Contributors: David Bruyette, Ian Ramsey, Emma Roberts
Species: Canine | Classification: Diseases
- Uncommon (reported prevalence 0.06-0.28%).
- Cause: insufficient mineralocorticoid and/or glucocorticoid production.
- Signs: inappetence, lethargy/depression, vomiting/diarrhea, weakness, shivering, polyuria, polydipsia, collapse.
- Diagnosis: aldosterone and/or cortisol suppression on an ACTH stimulation test.
- Treatment: hormonal supplementation (mineralocorticoids and glucocorticoids).
- Prognosis: excellent once controlled.
- Vomiting (may contain fresh blood (hematemesis)).
- Diarrhea (may contain fresh (hemorrhage) or digested blood (melena).
- Weight loss.
- Shivering/muscle stiffness.
- Acute collapse.
- Seizures (secondary to hypoglycemia Hypoglycemia).
- Hypovolemic shock (prolonged capillary refill times, weak peripheral pulses +/- tachycardia), weakness and collapse (NB some dogs can be bradycardic despite being in hypovolemic shock due to hyperkalemia).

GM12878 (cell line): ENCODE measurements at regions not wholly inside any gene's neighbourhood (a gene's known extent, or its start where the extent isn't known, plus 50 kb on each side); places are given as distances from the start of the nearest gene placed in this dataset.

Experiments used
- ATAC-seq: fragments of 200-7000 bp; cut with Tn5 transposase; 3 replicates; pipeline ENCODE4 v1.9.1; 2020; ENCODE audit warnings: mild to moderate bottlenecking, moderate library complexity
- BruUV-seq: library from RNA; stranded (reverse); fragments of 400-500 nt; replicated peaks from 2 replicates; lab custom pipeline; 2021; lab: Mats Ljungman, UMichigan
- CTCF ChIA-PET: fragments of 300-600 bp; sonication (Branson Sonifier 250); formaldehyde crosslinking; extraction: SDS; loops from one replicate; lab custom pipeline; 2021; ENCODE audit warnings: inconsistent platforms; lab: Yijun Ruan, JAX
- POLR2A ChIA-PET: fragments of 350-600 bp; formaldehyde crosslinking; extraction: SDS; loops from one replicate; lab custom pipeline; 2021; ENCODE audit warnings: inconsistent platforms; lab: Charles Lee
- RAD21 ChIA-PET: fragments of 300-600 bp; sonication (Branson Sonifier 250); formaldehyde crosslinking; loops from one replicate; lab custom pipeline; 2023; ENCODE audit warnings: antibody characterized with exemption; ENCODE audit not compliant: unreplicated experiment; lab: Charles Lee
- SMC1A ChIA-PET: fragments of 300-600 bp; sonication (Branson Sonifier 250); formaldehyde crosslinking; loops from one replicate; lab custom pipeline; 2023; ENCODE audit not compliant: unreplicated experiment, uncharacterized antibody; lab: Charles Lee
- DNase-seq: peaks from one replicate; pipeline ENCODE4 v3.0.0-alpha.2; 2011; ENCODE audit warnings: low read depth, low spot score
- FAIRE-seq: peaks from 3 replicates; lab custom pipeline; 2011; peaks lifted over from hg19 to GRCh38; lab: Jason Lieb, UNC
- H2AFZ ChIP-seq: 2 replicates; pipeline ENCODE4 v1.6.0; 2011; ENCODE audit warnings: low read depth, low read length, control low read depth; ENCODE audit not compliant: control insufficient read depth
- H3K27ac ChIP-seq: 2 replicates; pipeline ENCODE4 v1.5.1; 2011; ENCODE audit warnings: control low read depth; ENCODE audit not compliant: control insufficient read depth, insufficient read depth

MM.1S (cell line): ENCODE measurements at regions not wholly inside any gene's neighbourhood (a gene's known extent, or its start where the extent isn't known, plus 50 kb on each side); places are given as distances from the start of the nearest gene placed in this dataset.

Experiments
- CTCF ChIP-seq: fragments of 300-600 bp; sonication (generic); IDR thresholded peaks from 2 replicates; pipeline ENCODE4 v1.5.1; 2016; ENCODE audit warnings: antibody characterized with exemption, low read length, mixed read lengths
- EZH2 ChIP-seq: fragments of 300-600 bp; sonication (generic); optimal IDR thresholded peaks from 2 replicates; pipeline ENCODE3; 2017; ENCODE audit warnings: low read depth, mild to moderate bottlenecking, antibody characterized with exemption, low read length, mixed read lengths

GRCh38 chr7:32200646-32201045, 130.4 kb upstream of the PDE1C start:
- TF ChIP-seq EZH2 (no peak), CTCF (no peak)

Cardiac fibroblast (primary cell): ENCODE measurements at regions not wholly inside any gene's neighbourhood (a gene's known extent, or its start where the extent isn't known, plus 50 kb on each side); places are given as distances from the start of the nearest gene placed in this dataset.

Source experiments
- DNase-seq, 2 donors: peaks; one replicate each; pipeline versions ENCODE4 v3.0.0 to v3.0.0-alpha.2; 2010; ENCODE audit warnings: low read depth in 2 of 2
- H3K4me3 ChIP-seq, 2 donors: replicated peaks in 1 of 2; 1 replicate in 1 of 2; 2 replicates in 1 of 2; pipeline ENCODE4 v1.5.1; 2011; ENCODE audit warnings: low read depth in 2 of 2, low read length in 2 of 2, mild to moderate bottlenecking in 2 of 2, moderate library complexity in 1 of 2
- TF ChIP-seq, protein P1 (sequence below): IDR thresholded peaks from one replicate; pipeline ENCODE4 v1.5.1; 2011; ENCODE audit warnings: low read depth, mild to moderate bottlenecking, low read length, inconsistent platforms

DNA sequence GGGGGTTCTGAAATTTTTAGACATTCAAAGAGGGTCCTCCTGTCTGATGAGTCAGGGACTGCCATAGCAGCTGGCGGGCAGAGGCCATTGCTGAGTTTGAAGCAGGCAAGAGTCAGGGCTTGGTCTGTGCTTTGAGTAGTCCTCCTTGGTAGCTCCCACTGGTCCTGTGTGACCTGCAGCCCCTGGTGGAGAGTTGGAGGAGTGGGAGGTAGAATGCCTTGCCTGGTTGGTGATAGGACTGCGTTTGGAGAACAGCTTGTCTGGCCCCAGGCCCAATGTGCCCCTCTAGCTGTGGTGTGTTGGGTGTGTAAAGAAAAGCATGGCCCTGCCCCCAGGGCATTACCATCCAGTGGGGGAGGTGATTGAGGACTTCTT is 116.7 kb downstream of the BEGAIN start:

- Young to middle-aged (average age at diagnosis 4-5 years).
- Younger age of onset in the Nova Scotia Duck Tolling Retriever Retriever: Nova Scotia Duck Tolling (median age at diagnosis 2.6 years).
- Standard Poodle (inherited as an autosomal recessive trait) Poodle: Standard.
- Bearded Collie (heritable, mode of inheritance unknown) Bearded Collie.
- Portuguese Water Dog (inherited as an autosomal recessive trait) Portuguese Water Dog.
- Nova Scotia Duck Tolling Retriever (inherited as an autosomal recessive trait) Retriever: Nova Scotia Duck Tolling.
- Destruction (spontaneous hypoadrenocorticism) of adrenal cortex leads to impaired secretion of mineralocorticoids and glucocorticoids.
- Immune-mediated destruction is thought to be the most common cause though usually not diagnosed.
- Other possible causes: